To listen to the blogosphere you would think the 30-second TV spot is toast — no longer relevant.  It’s not toast and those spots still work.  Advertising – TV or otherwise still has its place and value in an integrated media marketing strategy.

It’s easy to know what to do with a TV ad.  Advertisers buy a time slot that makes sense for the product or service and put the ad on TV.

What’s not so obvious is what to do with social media.  Once you determine your message, then what?  Tweet it?  Facebook it? Podcast it? Blog it?  And once you do it, have you done “advertising” or “public relations”?

The answers to those questions come somewhat organically, if you look at what you are trying to accomplish.

In this 30-second spot from overseas…

You get a little of both.  The sly advertiser gives you a chuckle and warm fuzzies for the brand as well.  You might go out of your way to watch this spot on YouTube and recommend it to friends.  It’s clearly an ad, but there is a hint of PR in there as well.

Most traditional spots, however don’t have that luxury.  You will not go out of your way to view a YouTube spot for the tried-and-true, “Come on down to Joes’ dealership and look at our rock bottom prices.” ad.  You just won’t.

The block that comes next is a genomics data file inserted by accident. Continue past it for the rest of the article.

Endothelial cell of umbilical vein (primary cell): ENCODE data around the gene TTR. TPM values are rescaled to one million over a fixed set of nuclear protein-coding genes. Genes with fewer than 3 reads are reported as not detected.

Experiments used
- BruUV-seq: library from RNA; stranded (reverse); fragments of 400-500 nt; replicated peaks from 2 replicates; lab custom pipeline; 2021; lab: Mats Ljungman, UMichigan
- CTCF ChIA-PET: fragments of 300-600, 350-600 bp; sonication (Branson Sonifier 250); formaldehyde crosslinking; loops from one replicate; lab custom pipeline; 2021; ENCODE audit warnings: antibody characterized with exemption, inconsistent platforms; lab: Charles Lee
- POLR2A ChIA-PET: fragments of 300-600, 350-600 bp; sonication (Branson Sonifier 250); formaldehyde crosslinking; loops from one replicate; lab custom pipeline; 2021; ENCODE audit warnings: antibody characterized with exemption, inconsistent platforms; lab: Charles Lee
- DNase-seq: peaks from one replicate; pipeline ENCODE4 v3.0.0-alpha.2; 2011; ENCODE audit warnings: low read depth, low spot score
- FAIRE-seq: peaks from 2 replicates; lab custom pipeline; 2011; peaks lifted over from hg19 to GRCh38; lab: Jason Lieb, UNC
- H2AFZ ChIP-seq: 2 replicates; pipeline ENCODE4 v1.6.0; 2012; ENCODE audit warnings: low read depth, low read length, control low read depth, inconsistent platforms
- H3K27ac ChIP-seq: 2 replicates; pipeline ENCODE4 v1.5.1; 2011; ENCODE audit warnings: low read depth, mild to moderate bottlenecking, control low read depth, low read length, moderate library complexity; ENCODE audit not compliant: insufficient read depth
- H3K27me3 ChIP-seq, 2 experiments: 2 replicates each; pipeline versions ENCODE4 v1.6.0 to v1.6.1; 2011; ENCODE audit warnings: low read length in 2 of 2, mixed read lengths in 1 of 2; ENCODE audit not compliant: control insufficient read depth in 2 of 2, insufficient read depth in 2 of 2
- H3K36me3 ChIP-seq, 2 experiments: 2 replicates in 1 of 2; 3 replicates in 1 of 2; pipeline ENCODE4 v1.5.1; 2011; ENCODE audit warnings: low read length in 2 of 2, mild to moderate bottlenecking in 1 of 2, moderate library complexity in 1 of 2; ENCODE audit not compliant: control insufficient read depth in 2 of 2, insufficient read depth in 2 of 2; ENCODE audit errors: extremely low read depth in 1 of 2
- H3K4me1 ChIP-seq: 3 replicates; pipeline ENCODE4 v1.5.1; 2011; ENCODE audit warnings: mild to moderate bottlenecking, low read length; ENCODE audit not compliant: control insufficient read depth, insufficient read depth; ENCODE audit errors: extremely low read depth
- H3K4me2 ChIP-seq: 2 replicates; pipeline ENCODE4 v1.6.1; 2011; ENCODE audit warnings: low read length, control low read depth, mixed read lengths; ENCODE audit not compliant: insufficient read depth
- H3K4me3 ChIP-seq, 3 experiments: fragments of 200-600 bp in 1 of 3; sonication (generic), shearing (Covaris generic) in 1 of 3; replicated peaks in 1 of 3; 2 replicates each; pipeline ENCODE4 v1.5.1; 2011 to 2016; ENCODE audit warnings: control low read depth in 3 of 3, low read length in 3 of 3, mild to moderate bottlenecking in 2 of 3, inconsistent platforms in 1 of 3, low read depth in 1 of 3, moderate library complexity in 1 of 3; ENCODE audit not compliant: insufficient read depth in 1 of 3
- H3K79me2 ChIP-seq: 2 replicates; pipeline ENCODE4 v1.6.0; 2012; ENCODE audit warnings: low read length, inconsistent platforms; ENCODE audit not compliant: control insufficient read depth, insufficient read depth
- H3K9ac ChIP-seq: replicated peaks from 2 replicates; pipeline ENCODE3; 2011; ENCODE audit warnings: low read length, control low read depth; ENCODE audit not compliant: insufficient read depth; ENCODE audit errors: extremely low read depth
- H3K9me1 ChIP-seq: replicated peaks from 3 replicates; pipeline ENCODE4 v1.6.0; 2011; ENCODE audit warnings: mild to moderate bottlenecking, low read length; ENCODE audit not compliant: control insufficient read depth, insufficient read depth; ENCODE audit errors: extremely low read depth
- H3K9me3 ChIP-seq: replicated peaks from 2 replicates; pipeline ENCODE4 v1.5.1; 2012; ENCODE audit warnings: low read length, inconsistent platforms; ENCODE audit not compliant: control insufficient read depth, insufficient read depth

But Joe can get your attention using social media if he’s smart enough to look at some long-term goals.

Let’s say Joe realizes times are tough and he wants to help – but he also wants to get credit for helping, so people will like and trust Joe and come see his rock bottom prices.

What can Joe do?  He can easily create (or have created) a video, using a $150 flip-cam on how to do routine maintenance on your car — change your oil, spark plugs, headlight bulbs etc.  Or he can do a blog with digital photos showing step-by-step instructions.  If Joe is a Toyota Dealer he could write about what he’s doing to handle accelerator problems, he might even go on camera to explain.  If nothing else he can post links to these services and messages that other people are generating. (Note: many local dealers have done this.)

Once the message is created, he tweets the link, posts it on his website and Facebook Fan page and does anything else possible to make people find it.  He might even assign a mechanic to answer questions from customers, making it a “conversation.”

The idea, as PR expert Marsha Friedman writes, is to emerge as a thought leader.

People will come to know Joe as a dealer who provides valuable information they need in a pinch.  They will see him as the guy who told it straight when things got tough with his cars.  Over time, Joe will be seen not just as the “price” guy, but the go-to guy.  Maybe Joe could even trade some of that positive PR or “PR equity” as we call it at Entwine, for slightly higher prices and margins.

Wouldn’t it be great if people thought, “His prices may be a bit higher but the peace of mind is worth it.”

That’s Social PR.